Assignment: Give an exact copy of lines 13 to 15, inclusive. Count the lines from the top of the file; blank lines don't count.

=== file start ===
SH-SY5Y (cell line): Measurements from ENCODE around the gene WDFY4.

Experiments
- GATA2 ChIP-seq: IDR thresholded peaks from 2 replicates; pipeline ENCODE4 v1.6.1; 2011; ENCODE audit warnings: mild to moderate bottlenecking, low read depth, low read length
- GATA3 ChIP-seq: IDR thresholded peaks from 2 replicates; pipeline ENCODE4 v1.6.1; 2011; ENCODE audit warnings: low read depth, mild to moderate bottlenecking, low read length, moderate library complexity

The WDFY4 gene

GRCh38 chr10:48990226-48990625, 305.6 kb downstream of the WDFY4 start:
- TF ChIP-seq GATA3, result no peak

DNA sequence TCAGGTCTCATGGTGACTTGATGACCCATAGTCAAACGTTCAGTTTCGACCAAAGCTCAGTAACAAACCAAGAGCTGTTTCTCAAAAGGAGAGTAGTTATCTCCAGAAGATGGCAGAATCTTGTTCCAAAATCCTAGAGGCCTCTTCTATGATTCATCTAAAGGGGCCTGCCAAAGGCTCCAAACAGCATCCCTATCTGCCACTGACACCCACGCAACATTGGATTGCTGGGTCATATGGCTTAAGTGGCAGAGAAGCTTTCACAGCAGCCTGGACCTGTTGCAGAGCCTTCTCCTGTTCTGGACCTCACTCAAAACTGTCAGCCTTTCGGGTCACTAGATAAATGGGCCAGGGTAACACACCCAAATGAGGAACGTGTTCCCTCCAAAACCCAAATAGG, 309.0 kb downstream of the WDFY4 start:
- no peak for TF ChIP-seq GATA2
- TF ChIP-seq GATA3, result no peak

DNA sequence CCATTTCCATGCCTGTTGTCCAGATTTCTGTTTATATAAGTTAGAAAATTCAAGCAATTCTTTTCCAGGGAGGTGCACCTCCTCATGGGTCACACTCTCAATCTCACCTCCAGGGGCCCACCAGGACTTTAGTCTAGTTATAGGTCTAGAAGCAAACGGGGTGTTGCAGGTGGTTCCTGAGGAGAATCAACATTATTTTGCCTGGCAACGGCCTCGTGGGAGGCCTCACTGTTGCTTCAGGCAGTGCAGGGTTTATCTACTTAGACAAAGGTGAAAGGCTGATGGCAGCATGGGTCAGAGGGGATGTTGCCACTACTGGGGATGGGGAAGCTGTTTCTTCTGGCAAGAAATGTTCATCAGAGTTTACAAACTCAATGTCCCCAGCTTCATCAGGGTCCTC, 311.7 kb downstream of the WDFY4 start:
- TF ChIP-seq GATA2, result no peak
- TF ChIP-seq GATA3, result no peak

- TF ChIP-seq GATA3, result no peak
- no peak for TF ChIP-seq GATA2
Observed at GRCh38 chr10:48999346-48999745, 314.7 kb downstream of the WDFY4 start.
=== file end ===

- TF ChIP-seq GATA3, result no peak

- TF ChIP-seq GATA3, result no peak
- no peak for TF ChIP-seq GATA2